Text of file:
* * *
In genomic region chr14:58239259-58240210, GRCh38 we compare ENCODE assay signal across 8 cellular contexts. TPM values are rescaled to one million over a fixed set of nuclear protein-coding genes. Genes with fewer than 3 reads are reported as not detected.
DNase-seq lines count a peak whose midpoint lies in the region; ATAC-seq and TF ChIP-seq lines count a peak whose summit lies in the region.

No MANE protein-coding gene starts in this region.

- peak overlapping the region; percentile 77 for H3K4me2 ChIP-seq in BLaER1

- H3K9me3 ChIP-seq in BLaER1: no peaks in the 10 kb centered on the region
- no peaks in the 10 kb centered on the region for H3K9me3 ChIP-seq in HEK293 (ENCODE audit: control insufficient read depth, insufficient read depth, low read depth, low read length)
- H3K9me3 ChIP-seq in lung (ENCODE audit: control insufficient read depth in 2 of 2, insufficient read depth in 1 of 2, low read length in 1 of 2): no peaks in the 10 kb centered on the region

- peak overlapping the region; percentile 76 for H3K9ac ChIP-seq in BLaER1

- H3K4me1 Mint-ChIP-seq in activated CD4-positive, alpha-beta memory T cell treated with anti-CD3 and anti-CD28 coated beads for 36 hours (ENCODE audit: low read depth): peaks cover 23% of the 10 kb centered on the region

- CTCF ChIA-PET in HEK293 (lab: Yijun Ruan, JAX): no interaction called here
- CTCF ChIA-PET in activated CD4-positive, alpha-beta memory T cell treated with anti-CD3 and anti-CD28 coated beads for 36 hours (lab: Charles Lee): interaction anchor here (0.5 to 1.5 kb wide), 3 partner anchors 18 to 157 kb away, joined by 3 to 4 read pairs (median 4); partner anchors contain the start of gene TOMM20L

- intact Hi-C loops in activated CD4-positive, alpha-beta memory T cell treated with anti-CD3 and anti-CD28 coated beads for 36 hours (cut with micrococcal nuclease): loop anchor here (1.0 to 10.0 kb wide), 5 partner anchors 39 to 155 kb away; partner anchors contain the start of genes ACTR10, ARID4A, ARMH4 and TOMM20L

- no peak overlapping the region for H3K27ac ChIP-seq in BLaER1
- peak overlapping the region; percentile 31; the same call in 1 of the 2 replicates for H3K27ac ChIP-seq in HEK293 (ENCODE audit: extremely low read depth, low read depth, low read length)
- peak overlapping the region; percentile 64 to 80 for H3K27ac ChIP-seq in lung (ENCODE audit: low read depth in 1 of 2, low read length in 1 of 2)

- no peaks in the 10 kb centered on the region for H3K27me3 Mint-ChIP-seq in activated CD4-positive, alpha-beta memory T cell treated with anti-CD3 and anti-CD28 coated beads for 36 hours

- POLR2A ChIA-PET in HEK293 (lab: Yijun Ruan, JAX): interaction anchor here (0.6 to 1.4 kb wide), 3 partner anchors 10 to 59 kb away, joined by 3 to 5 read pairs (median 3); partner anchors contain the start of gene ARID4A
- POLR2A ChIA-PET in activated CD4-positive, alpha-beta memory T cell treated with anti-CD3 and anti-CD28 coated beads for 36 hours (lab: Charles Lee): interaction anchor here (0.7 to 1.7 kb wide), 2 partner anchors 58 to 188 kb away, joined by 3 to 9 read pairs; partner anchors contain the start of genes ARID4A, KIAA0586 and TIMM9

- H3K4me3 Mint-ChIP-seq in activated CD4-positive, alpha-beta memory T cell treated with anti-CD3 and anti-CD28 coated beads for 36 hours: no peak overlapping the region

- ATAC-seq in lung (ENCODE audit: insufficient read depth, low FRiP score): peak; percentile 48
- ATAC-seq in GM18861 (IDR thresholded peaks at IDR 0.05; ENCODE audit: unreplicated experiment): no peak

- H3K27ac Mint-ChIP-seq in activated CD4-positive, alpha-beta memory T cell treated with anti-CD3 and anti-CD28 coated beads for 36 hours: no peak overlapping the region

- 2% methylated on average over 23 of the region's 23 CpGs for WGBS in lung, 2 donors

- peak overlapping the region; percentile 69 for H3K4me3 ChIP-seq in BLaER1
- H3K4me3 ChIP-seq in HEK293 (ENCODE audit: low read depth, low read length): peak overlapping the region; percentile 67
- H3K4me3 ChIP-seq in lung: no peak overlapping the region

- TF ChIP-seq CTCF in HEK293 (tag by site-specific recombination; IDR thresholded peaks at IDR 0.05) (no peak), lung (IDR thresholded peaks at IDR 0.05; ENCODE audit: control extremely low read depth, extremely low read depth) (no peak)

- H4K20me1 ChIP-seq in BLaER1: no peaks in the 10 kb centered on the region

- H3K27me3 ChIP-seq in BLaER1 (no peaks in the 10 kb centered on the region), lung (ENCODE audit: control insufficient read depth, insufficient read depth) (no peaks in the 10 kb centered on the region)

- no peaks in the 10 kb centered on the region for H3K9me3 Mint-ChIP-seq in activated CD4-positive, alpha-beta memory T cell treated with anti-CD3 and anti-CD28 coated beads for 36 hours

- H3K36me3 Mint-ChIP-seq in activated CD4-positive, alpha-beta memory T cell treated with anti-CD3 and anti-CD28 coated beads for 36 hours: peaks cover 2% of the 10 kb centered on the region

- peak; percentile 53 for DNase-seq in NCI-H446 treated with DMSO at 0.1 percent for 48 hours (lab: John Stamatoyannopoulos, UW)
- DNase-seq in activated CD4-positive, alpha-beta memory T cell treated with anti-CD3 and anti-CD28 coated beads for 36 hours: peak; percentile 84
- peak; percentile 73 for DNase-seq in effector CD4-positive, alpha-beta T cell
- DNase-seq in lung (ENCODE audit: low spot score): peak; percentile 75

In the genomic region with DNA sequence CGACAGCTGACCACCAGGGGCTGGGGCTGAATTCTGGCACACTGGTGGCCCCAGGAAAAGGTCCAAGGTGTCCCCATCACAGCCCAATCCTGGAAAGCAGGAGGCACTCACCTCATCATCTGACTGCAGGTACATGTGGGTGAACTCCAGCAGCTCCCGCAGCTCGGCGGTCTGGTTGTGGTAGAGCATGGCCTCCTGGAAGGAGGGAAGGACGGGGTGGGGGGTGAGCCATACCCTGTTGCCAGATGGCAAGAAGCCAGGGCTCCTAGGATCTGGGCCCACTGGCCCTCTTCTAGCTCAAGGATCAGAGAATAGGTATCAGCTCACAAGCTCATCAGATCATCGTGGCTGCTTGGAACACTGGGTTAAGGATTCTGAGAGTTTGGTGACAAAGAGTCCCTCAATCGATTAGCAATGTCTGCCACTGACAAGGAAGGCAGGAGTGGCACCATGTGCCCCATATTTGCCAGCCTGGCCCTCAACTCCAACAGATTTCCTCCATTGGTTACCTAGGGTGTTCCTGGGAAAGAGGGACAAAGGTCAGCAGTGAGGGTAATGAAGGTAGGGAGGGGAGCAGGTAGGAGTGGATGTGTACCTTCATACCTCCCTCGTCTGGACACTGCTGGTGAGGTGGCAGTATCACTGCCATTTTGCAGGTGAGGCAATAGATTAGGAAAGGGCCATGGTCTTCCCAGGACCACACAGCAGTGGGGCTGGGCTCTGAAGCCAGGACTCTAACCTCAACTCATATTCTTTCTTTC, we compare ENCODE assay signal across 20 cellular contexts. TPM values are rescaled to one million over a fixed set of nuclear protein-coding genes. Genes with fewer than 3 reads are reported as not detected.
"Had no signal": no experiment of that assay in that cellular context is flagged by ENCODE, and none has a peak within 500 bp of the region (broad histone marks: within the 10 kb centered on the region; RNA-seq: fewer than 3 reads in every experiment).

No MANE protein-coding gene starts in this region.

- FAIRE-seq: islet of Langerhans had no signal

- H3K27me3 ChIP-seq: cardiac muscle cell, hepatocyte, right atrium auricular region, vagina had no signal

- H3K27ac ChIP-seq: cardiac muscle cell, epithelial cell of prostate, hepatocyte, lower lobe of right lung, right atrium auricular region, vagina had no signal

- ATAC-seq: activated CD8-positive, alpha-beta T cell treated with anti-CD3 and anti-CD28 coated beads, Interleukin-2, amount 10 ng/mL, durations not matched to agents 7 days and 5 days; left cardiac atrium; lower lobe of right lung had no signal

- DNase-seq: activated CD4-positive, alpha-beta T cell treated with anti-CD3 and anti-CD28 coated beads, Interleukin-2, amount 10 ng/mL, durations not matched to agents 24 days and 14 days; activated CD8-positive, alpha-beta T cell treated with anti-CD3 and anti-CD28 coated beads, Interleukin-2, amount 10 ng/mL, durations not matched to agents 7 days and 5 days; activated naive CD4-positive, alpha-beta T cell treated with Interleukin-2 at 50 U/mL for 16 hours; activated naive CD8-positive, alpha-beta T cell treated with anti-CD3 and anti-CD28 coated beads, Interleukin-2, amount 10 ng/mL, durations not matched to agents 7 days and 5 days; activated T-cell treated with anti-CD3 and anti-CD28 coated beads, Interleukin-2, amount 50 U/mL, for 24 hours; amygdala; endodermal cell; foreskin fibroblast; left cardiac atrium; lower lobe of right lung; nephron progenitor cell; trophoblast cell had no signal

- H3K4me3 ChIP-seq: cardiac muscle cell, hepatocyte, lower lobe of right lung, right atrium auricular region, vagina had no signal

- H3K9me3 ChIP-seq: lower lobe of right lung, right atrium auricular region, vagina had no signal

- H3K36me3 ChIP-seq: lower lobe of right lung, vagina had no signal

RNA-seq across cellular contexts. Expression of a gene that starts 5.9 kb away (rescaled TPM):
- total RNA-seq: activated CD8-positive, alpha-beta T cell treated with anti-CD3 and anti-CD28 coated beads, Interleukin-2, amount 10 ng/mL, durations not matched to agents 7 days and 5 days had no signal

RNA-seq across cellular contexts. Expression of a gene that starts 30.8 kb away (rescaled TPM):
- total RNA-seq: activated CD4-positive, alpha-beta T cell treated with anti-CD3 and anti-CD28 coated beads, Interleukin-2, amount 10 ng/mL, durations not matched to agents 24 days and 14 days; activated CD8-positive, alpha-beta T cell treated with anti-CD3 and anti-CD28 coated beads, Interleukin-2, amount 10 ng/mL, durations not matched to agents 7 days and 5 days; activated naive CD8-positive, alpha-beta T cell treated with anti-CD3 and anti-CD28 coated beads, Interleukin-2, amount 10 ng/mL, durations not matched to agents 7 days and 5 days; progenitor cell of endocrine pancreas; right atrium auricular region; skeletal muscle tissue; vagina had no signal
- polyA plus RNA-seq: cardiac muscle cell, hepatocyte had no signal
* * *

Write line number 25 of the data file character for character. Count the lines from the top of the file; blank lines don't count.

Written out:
- H3K4me3 ChIP-seq in HEK293 (ENCODE audit: low read depth, low read length): peak overlapping the region; percentile 67